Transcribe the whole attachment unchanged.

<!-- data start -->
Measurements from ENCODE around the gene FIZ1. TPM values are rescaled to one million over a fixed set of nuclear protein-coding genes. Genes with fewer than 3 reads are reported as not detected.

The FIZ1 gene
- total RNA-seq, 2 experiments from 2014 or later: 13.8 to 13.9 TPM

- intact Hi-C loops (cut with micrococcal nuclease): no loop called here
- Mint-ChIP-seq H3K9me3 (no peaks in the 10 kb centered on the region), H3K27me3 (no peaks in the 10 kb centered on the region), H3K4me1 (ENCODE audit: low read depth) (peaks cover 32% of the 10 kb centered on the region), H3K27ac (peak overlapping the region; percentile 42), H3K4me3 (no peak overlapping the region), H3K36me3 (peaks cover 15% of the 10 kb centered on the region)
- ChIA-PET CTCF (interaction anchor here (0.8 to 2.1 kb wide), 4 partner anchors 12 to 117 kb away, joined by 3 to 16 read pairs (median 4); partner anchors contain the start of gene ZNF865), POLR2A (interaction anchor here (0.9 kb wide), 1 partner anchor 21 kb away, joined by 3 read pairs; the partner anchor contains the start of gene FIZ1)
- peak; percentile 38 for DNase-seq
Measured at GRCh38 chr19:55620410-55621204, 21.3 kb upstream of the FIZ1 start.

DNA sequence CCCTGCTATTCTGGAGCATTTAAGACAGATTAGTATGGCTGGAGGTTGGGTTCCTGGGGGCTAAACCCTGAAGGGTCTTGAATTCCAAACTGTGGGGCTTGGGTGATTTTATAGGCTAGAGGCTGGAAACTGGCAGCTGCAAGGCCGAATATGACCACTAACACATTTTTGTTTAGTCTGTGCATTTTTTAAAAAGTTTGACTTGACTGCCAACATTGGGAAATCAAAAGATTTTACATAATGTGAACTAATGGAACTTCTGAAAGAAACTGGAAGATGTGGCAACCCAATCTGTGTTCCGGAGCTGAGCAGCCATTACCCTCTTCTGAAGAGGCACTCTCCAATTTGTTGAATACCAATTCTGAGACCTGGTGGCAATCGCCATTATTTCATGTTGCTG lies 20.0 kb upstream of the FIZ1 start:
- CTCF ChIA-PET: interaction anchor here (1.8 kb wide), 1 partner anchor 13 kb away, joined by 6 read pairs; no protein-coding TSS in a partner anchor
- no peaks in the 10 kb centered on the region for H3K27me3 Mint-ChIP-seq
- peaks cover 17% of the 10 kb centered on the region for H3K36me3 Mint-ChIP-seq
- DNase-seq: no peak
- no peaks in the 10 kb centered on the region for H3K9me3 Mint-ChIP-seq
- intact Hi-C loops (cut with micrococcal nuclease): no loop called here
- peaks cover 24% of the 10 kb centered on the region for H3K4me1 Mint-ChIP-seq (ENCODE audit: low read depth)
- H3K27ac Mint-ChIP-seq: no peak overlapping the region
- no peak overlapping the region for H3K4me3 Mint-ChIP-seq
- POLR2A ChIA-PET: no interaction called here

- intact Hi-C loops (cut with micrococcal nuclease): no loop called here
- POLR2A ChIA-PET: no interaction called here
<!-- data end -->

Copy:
Measurements from ENCODE around the gene FIZ1. TPM values are rescaled to one million over a fixed set of nuclear protein-coding genes. Genes with fewer than 3 reads are reported as not detected.

The FIZ1 gene
- total RNA-seq, 2 experiments from 2014 or later: 13.8 to 13.9 TPM

- intact Hi-C loops (cut with micrococcal nuclease): no loop called here
- Mint-ChIP-seq H3K9me3 (no peaks in the 10 kb centered on the region), H3K27me3 (no peaks in the 10 kb centered on the region), H3K4me1 (ENCODE audit: low read depth) (peaks cover 32% of the 10 kb centered on the region), H3K27ac (peak overlapping the region; percentile 42), H3K4me3 (no peak overlapping the region), H3K36me3 (peaks cover 15% of the 10 kb centered on the region)
- ChIA-PET CTCF (interaction anchor here (0.8 to 2.1 kb wide), 4 partner anchors 12 to 117 kb away, joined by 3 to 16 read pairs (median 4); partner anchors contain the start of gene ZNF865), POLR2A (interaction anchor here (0.9 kb wide), 1 partner anchor 21 kb away, joined by 3 read pairs; the partner anchor contains the start of gene FIZ1)
- peak; percentile 38 for DNase-seq
Measured at GRCh38 chr19:55620410-55621204, 21.3 kb upstream of the FIZ1 start.

DNA sequence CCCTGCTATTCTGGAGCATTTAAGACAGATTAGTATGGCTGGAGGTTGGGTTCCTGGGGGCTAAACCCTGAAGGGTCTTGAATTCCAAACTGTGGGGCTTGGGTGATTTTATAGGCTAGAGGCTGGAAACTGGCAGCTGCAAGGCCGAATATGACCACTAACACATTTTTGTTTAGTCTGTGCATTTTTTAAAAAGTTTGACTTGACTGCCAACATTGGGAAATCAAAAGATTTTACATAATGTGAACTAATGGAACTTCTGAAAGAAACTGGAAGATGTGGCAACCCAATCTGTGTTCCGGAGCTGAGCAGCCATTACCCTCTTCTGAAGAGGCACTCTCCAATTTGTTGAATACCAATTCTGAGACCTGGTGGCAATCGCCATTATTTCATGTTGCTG lies 20.0 kb upstream of the FIZ1 start:
- CTCF ChIA-PET: interaction anchor here (1.8 kb wide), 1 partner anchor 13 kb away, joined by 6 read pairs; no protein-coding TSS in a partner anchor
- no peaks in the 10 kb centered on the region for H3K27me3 Mint-ChIP-seq
- peaks cover 17% of the 10 kb centered on the region for H3K36me3 Mint-ChIP-seq
- DNase-seq: no peak
- no peaks in the 10 kb centered on the region for H3K9me3 Mint-ChIP-seq
- intact Hi-C loops (cut with micrococcal nuclease): no loop called here
- peaks cover 24% of the 10 kb centered on the region for H3K4me1 Mint-ChIP-seq (ENCODE audit: low read depth)
- H3K27ac Mint-ChIP-seq: no peak overlapping the region
- no peak overlapping the region for H3K4me3 Mint-ChIP-seq
- POLR2A ChIA-PET: no interaction called here

- intact Hi-C loops (cut with micrococcal nuclease): no loop called here
- POLR2A ChIA-PET: no interaction called here